The Government introduced the Norfolk Island Legislation Amendment Bill 2015 on 26 March 2015. This Bill implements changes announced by the Assistant Minister for Infrastructure and Regional Development, Jamie Briggs, on major changes to the governance arrangements for Norfolk Island. Norfolk Island is part of the Commonwealth of Australia, but is a self-governing external territory with most of the powers of a national government, granted under the Norfolk Island Act 1979. Norfolk Island is currently outside of Australia's immigration, social security and taxation systems. The Government has long reiterated their intention to integrate the Norfolk Island community into the broader taxation and welfare system of Australia.
The new arrangements come after extensive investigations into the governance, social and financial frameworks operating in Norfolk Island. The most recent parliamentary inquiry into economic development on Norfolk Island, Same country: different world – The future of Norfolk Island, was tabled in October 2014. The bipartisan report recommended changes to the governance arrangements. A 2014 Australian National Audit Office report also outlined the financial difficulty associated with continuing economic downturn and a decline in tourism. The report also found a lack of proper financial controls and poor financial management practices in the Norfolk Island administration.
Under the proposed reforms the Norfolk Island Legislative Assembly would be abolished to be replaced by a Norfolk Island Regional council to be established following elections in the first half of 2016. An interim Advisory Council will be created to support the transition with representatives from the Norfolk Island administration. A Norfolk Island Regional Council will be responsible for all local level services. It will continue to make laws on matters, such as planning and development, based largely on New South Wales state laws. The Australian Government will integrate Norfolk Island with the mainland tax and social security systems, including access to Medicare and the Pharmaceutical Benefits Scheme. Norfolk Islanders will not be subject to GST immediately. Immigration, customs and quarantine services will also be extended.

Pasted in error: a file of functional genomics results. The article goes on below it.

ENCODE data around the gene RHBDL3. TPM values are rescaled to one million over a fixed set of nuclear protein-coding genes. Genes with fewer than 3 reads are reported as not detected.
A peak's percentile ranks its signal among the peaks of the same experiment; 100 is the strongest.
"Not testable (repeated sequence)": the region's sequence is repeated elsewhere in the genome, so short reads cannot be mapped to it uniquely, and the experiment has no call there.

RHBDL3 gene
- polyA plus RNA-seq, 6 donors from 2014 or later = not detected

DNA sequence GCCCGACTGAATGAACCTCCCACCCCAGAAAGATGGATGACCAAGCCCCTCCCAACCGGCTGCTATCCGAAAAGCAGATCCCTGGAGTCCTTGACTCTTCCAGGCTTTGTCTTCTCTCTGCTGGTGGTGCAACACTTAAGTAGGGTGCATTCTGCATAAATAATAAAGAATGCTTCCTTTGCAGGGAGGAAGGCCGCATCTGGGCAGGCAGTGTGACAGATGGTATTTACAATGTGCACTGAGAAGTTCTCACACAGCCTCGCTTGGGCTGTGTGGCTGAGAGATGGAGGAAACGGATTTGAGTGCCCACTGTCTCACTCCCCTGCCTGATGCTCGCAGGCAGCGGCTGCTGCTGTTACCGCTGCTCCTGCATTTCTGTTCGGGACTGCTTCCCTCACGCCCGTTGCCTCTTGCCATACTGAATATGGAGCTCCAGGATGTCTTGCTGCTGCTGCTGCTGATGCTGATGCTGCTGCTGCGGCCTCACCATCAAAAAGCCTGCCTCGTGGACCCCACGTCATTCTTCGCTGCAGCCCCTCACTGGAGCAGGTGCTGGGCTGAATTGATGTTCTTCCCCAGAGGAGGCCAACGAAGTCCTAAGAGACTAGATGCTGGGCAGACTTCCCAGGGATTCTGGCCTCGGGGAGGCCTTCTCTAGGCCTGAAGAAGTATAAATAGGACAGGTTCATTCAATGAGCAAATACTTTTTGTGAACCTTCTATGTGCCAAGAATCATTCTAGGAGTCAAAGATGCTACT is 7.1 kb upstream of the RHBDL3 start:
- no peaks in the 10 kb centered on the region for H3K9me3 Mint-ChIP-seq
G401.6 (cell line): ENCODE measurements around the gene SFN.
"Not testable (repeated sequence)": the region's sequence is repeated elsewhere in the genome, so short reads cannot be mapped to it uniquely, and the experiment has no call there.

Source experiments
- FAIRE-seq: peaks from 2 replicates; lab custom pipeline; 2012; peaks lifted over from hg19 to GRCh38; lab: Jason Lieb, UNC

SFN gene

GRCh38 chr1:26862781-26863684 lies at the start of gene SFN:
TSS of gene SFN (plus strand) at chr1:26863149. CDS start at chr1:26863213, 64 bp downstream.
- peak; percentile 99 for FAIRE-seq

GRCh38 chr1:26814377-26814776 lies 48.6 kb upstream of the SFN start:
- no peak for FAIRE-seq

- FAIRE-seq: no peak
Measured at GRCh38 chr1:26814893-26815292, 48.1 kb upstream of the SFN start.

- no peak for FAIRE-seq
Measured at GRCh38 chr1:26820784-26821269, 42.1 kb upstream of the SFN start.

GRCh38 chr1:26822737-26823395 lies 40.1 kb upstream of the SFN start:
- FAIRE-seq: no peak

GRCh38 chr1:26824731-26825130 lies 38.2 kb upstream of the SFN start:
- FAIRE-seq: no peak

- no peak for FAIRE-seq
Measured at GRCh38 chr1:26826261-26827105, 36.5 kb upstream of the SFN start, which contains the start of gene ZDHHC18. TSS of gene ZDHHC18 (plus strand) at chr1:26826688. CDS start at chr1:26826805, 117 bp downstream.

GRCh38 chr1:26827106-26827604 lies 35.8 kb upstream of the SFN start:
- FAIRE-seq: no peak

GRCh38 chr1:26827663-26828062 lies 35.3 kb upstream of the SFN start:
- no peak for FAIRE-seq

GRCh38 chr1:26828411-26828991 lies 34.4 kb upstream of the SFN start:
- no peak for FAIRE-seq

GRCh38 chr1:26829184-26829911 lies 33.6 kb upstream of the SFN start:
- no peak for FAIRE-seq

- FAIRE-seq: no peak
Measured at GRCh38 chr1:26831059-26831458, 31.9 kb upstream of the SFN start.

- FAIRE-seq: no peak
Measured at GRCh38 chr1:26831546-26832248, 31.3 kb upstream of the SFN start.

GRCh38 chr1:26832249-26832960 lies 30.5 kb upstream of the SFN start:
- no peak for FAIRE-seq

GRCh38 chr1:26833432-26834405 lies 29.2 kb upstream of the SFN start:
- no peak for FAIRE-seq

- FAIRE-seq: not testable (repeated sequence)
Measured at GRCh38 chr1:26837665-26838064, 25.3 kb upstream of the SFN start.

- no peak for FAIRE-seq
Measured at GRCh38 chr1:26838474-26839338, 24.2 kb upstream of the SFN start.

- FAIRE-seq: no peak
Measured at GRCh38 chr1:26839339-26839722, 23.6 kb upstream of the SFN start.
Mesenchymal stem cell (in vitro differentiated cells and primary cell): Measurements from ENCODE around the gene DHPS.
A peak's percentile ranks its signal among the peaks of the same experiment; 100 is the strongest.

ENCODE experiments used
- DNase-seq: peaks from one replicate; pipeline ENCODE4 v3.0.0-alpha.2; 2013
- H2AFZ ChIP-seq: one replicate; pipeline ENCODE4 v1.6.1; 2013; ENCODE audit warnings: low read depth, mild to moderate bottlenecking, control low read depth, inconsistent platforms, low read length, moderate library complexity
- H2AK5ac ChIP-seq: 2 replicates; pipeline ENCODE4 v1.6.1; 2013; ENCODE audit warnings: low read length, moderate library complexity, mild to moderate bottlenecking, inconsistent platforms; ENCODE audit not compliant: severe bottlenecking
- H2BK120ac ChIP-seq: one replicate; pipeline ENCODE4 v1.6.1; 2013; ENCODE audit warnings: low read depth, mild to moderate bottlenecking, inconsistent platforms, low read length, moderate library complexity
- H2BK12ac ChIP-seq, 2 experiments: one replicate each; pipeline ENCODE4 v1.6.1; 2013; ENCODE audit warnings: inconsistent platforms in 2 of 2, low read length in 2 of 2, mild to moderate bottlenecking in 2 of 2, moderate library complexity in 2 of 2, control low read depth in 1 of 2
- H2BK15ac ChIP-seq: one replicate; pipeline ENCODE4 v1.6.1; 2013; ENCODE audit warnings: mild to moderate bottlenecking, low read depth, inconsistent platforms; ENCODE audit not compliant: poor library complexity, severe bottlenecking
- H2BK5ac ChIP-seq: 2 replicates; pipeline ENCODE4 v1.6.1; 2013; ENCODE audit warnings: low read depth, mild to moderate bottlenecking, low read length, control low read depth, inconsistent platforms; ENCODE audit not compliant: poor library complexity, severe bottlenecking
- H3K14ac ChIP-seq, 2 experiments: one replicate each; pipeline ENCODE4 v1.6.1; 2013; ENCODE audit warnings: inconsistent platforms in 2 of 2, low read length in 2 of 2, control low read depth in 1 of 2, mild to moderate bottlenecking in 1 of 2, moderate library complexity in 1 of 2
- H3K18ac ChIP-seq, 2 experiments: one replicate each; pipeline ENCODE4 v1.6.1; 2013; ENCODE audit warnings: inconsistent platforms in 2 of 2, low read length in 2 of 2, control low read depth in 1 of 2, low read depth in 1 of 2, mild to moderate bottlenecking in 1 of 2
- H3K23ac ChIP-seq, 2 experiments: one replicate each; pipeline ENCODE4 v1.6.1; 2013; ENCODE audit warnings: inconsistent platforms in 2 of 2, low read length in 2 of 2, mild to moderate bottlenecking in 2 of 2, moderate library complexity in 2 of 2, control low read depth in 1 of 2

A 2014 report by the Centre for International Economics (CIE) on the impact of proposed reforms on the Norfolk Island economy forecast an increase in activity of around 14 per cent on the Island.
A strong emphasis on consultation and information sharing activities will precede the implementation of the reforms which will commence in July 2016. Some resistance to the measures is expected mainly relating to the loss of ‘self-government’.
These structural reforms are a culmination of the financial arrangements between the Australian Government and the Norfolk Island administration that have been developing since at least 2010. Some of the key changes included the introduction of the Territories Law Reform Act 2010 which among other matters implemented new governance arrangements for further transparency and oversight of the Norfolk Island financial framework. One outcome of the reform legislation was the Norfolk Island Road Map a five-year agreement for the reform of the governance and finances of Norfolk Island, made between the Australian Government and the Norfolk Island Government. Four funding agreements were signed with conditions linked to the Roadmap. The Australian Government signed the most recent funding agreement in June 2013.
Payment of any funding provided by the Commonwealth was subject to the Government of Norfolk Island meeting agreed milestones and working collaboratively through the required legislative and regulatory changes to ensure the smooth introduction of the reforms outlined in the agreement.
Notwithstanding the longer term goals set out in the Roadmap, the Norfolk Island economy has continued to contract, creating difficulties for local government, business and community members.
The CIE report noted that between 2009–10 and 2013–14 the Australian Government has provided around $28 million to the Norfolk Island Government.
In the 2014–15 Budget the Government provided $7.5 million to assist the Norfolk Island Government to meet its financial obligations. This funding will allow for the ongoing provision of essential health, education, policing and utility services to Norfolk Island residents. The Government also provided $2.0 million to support improved governance on Norfolk Island.